In the first broad genetic landscape mapped of a Burkitt lymphoma tumour, scientists at Duke Medicine and their collaborators identified 70 mutations, including several that had not previously been associated with cancer and a new one that was unique to the disease.
Findings from the genetic sequencing of Burkitt lymphoma, an aggressive form of lymphoma, could be used to develop new drugs or aim existing therapies at mutations known to be susceptible
‘This study lays out the most common genetic alterations in the disease, and allows us to understand the biology of the disease so we can design better therapies,’ said Sandeep S. Dave, M.D., MBA, MS, associate professor at Duke and senior author of the study.
Dave and colleagues sequenced the first complete Burkitt lymphoma genome, plus the genes from 59 additional Burkitt cases and 94 diffuse large B cell lymphomas, which share many of the same characteristics of Burkitt lymphoma. Similarities between the malignancies can often lead to mistaken diagnoses and failed treatments.
The researchers reported striking differences in the gene mutation patterns of Burkitt lymphomas vs. the diffuse large B cell lymphomas.
‘It’s important that doctors make the right diagnosis for Burkitt lymphoma, which can be cured with the correct therapies,’ Dave said. ‘But if misdiagnosed and given the standard chemotherapy regimes for diffuse large B cell lymphomas, Burkitt lymphoma patients invariably relapse.’
The analysis identified 70 genes that were frequently mutated in the Burkitt lymphomas, including a number of genes that were identified in cancer for the first time. One of the newly identified gene mutations, ID3, appeared in 34 percent of the Burkitt cases, but was not evident in any of the diffuse large B cell lymphomas.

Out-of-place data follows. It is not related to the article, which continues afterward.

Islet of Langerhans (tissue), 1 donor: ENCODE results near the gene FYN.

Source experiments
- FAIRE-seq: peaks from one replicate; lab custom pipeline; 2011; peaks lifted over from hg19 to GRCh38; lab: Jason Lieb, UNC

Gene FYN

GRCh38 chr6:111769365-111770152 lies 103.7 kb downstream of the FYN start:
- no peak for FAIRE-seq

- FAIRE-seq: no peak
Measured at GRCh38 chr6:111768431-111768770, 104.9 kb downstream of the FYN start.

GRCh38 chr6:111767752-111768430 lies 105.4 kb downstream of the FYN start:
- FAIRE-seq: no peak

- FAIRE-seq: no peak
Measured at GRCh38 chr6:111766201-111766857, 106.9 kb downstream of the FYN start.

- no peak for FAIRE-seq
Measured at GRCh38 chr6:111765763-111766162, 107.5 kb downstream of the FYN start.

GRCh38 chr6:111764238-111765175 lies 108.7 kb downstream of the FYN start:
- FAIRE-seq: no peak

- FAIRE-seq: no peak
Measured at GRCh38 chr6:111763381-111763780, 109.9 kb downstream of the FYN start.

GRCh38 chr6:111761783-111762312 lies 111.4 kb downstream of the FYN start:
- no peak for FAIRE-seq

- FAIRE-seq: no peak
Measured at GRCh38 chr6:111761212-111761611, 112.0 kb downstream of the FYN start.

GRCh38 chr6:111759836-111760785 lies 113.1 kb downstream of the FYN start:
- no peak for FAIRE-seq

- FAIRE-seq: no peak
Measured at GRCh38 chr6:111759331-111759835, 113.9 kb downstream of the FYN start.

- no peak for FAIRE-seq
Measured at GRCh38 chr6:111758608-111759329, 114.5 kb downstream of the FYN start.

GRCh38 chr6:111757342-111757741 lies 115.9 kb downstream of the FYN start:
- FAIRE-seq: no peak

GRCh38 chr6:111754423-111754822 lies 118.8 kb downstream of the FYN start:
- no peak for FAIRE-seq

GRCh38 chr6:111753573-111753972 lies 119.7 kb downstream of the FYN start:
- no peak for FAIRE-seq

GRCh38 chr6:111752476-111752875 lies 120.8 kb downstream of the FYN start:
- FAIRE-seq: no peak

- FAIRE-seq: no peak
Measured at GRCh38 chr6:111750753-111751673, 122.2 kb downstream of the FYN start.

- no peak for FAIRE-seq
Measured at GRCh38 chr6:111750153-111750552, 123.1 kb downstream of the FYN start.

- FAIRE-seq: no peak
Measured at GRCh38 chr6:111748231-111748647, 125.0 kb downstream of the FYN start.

The mutation has a silencing effect on a gene that suppresses cell growth, enabling cells to multiply. Dave said this alteration alone may not cause cancer, but when it occurs along with the MYC gene mutations that are common in Burkitt lymphoma and other malignancies, it works like an accelerant to fuel tumour growth.
That finding could prove helpful for developing a new drug to function like a normal ID3 gene and suppress cancer cell proliferation in lymphomas as well as numerous other cancers.
‘If we can find a way to mimic ID3, restoring the function of the gene to slow the growth of tumours, this could provide a new treatment approach,’ Dave said. ‘We have experiments that suggest this is the case, but much more research is needed. This work provides a starting point.’ Duke Medicine